In summary, I would not place this book in my list of favorite Agatha Christie books. There were too many characters, and it went on too long. But it was still a good read. Reading Agatha Christie is never a waste of time.

This post is also submitted for the Golden Vintage Scavenger Hunt in the "Clock/Timepiece" category.

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Publisher:  Dell, 1944. Orig. pub. 1933.
Length:     239 pages
Format:     Paperback
Series:      Hercule Poirot, #7
Setting:     London
Genre:       Mystery
Source:     I purchased my copies.

14 comments:

  1. Nicely reviewed, Tracy. I haven't read this mystery. Some of Christie's books, such as this one, have more than one title which is often confusing. I think my wife has this book with both titles.

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    1. Thank you, Prashant. Multiple titles for one book is confusing. Since I like the old paperback editions, I don't mind ending up with multiple copies of the same book, but it is annoying to buy a book and then figure out you already have it.

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  2. I like this one, but I first read it so long ago I don't know how easy it was to solve. On a re-read, I have to say, it seems to shout out what is going on, but I still enjoy it - I concur with all your criticisms, but I do like the characters, particularly Jane.

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    1. Moira, I feel like my post sounds more critical of this book than I am. I did like it but was disappointed with the 2nd half. Jane is definitely an interesting and unique character.

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  3. This is a fine review, Tracy! And I agree with you about the wit and the way the book reflects the times. And I do like the final sentence in the story. Not Christie's very, very best, but still a good 'un, I think.

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    1. Thanks, Margot. The fact that Hastings narrates is a plus for me AND I had not had much exposure to Inspector Japp before. I think Hastings only narrates 2 or 3 more of the novels. Now I am going to have to go back and read that final sentence.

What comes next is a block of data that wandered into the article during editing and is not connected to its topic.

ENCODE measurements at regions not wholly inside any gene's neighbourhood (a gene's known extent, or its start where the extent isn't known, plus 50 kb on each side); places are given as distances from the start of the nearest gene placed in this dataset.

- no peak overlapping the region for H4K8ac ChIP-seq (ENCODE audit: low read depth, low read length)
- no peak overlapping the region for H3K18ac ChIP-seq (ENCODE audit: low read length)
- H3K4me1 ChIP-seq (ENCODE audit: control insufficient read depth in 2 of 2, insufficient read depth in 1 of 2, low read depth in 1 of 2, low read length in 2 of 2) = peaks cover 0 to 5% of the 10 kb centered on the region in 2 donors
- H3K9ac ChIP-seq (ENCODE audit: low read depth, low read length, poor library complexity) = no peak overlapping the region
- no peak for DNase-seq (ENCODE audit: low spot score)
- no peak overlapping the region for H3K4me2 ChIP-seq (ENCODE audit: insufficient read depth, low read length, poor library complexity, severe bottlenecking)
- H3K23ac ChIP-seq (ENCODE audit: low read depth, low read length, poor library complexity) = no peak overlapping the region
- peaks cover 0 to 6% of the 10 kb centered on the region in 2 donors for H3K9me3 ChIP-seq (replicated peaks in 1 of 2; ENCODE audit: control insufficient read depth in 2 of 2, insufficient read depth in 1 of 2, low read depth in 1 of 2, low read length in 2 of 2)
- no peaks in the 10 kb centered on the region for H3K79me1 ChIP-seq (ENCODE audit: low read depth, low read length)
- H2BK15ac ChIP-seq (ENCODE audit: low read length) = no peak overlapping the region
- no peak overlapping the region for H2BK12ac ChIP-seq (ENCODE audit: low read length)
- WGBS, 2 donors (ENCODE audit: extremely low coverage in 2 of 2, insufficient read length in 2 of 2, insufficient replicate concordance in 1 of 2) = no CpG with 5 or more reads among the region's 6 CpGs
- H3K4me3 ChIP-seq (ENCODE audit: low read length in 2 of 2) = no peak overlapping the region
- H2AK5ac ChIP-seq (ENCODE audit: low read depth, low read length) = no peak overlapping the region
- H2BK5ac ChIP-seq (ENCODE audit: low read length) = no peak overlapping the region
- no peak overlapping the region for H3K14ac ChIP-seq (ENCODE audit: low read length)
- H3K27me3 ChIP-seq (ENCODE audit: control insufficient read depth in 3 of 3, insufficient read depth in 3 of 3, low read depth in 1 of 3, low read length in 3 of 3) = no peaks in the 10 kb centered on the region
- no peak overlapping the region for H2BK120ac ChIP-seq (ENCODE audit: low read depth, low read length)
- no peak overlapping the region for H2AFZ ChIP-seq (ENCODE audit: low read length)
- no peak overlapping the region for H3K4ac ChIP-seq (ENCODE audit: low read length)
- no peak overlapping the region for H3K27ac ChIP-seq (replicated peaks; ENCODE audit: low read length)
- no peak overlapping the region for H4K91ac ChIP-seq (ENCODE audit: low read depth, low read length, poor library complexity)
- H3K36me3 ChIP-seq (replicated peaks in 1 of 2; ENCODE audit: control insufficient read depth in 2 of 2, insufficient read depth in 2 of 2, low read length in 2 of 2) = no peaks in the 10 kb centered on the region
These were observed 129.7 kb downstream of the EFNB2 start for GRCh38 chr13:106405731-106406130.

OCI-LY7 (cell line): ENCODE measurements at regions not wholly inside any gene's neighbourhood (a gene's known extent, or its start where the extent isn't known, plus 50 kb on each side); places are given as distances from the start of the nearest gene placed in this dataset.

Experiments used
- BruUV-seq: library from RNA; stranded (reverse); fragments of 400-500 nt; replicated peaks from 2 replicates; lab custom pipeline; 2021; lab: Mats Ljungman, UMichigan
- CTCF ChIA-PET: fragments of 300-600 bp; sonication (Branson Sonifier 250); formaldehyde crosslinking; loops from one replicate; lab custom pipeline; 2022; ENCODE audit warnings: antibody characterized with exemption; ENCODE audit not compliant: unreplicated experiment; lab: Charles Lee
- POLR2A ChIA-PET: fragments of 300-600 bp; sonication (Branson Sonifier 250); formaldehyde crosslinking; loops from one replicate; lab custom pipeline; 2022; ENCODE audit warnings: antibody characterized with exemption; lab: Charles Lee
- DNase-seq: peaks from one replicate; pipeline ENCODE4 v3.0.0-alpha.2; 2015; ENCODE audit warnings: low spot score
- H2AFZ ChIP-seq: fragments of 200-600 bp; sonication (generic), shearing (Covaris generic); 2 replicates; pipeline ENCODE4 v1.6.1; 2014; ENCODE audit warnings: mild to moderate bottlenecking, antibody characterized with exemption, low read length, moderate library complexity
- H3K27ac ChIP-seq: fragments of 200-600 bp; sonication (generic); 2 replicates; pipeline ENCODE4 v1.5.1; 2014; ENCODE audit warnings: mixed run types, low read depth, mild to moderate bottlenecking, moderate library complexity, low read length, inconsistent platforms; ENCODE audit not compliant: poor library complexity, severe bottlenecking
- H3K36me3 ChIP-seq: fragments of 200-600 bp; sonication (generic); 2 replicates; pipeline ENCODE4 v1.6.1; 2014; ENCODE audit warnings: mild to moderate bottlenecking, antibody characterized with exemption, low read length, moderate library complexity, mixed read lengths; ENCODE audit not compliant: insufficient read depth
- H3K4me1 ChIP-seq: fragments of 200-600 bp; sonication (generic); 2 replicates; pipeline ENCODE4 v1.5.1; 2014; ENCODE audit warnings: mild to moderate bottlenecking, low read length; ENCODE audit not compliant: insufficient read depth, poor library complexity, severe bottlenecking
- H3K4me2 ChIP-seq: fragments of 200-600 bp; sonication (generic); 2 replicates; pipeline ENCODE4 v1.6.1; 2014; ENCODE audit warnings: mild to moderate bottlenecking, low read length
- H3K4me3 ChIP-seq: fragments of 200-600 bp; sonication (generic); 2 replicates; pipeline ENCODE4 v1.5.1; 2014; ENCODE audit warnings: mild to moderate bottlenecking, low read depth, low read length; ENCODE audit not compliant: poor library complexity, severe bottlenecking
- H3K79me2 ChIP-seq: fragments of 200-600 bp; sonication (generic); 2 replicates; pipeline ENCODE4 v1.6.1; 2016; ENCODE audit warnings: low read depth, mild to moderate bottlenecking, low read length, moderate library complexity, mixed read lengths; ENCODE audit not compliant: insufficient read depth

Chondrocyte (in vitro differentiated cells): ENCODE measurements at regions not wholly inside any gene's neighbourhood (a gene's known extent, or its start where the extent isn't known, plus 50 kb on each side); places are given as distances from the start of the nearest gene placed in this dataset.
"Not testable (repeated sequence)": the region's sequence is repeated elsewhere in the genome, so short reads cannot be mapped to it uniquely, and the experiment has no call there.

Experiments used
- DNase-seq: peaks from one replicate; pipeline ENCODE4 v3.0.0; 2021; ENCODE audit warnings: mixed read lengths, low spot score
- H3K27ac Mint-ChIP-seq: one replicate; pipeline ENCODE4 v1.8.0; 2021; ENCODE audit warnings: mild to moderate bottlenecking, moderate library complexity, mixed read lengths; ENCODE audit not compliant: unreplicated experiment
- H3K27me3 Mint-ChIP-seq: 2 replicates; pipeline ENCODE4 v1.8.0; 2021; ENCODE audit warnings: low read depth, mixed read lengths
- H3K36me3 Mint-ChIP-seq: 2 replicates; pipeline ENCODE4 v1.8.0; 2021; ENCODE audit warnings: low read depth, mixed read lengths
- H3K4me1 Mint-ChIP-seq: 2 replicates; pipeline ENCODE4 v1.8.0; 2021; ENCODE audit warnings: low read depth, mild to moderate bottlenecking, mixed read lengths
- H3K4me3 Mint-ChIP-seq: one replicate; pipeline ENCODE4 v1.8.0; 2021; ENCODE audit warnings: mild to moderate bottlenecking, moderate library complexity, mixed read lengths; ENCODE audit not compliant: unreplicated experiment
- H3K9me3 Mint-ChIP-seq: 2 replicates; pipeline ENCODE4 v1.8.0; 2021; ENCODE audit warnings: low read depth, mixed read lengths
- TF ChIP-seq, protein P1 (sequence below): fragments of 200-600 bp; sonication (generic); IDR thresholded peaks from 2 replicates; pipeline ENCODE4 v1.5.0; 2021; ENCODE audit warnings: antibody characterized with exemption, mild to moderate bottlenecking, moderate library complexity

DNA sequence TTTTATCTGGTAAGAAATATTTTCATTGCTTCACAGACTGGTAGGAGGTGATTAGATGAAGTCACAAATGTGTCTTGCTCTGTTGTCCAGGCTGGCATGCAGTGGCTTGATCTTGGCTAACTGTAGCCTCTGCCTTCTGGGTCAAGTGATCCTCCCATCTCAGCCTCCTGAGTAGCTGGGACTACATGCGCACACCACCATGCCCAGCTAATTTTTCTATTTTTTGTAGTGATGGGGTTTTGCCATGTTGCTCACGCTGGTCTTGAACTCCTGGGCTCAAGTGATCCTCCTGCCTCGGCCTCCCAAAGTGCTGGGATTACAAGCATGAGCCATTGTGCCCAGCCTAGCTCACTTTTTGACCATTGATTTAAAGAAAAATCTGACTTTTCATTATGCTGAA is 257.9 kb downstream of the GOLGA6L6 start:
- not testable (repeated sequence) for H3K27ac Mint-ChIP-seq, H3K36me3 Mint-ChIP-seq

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  4. I agree - it is mid range for 1930s Christie, but that is still saying quite a lot as she was truly at her height at the time in my view!

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    1. This one was still fun, Sergio, just not as good as most of the others I have read in the last two or three years. I have only read one novel I disliked and really it was only the end I did not like and it had some great characters (Secret of Chimneys).

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    1. I don't think you would be rushing to read any of the books by Agatha Christie that I have covered on my blog, Col. You might like Crooked House OK. A stand-alone. Someday I will reread The Murder of Roger Ackroyd and see if I think you would like it.

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  6. What I like is the way you present your reviews, Tracy, this one especially. But, alas, like the Colonel, I suspect I shall let others ahead of me in the rush for 13 at Dinner. I enjoy watching Poirot in dramatizations, but find Christie's narratives a tad protracted.

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    1. Thanks for the kind words, Mathew. I have watched only one film adaptation of an Agatha Christie that I can remember, Murder on the Orient Express, with Albert Finney. But I would like to watch some other ones, with David Suchet.

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  7. I like Jenny Driver - wish Christie had set a novel in a hat shop!

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    1. Jenny was a very good character, Lucy. I was surprised at how many good female characters there were in this book.